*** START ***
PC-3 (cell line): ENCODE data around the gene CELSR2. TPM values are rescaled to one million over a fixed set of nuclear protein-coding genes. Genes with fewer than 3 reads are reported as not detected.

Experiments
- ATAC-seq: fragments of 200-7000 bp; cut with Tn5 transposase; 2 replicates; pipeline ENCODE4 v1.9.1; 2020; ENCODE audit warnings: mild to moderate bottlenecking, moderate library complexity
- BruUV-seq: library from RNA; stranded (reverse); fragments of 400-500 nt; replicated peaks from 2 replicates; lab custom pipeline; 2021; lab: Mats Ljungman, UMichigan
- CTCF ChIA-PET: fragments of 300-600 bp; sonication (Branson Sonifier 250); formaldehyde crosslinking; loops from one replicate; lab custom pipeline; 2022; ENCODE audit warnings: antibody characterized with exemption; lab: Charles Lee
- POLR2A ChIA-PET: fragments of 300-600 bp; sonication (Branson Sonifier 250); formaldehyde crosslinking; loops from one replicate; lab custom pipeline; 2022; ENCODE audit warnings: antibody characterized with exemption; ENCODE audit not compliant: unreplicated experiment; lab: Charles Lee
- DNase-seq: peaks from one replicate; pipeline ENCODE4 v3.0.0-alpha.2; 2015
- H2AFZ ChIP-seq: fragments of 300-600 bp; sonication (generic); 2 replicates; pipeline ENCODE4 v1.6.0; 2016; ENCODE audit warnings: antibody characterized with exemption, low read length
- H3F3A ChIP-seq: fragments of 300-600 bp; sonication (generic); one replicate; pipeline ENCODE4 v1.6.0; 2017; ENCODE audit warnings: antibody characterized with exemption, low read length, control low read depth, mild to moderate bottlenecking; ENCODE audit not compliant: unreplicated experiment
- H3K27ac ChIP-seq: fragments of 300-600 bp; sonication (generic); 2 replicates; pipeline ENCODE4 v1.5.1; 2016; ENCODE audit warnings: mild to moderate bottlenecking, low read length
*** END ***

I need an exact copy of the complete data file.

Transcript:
PC-3 (cell line): ENCODE data around the gene CELSR2. TPM values are rescaled to one million over a fixed set of nuclear protein-coding genes. Genes with fewer than 3 reads are reported as not detected.

Experiments
- ATAC-seq: fragments of 200-7000 bp; cut with Tn5 transposase; 2 replicates; pipeline ENCODE4 v1.9.1; 2020; ENCODE audit warnings: mild to moderate bottlenecking, moderate library complexity
- BruUV-seq: library from RNA; stranded (reverse); fragments of 400-500 nt; replicated peaks from 2 replicates; lab custom pipeline; 2021; lab: Mats Ljungman, UMichigan
- CTCF ChIA-PET: fragments of 300-600 bp; sonication (Branson Sonifier 250); formaldehyde crosslinking; loops from one replicate; lab custom pipeline; 2022; ENCODE audit warnings: antibody characterized with exemption; lab: Charles Lee
- POLR2A ChIA-PET: fragments of 300-600 bp; sonication (Branson Sonifier 250); formaldehyde crosslinking; loops from one replicate; lab custom pipeline; 2022; ENCODE audit warnings: antibody characterized with exemption; ENCODE audit not compliant: unreplicated experiment; lab: Charles Lee
- DNase-seq: peaks from one replicate; pipeline ENCODE4 v3.0.0-alpha.2; 2015
- H2AFZ ChIP-seq: fragments of 300-600 bp; sonication (generic); 2 replicates; pipeline ENCODE4 v1.6.0; 2016; ENCODE audit warnings: antibody characterized with exemption, low read length
- H3F3A ChIP-seq: fragments of 300-600 bp; sonication (generic); one replicate; pipeline ENCODE4 v1.6.0; 2017; ENCODE audit warnings: antibody characterized with exemption, low read length, control low read depth, mild to moderate bottlenecking; ENCODE audit not compliant: unreplicated experiment
- H3K27ac ChIP-seq: fragments of 300-600 bp; sonication (generic); 2 replicates; pipeline ENCODE4 v1.5.1; 2016; ENCODE audit warnings: mild to moderate bottlenecking, low read length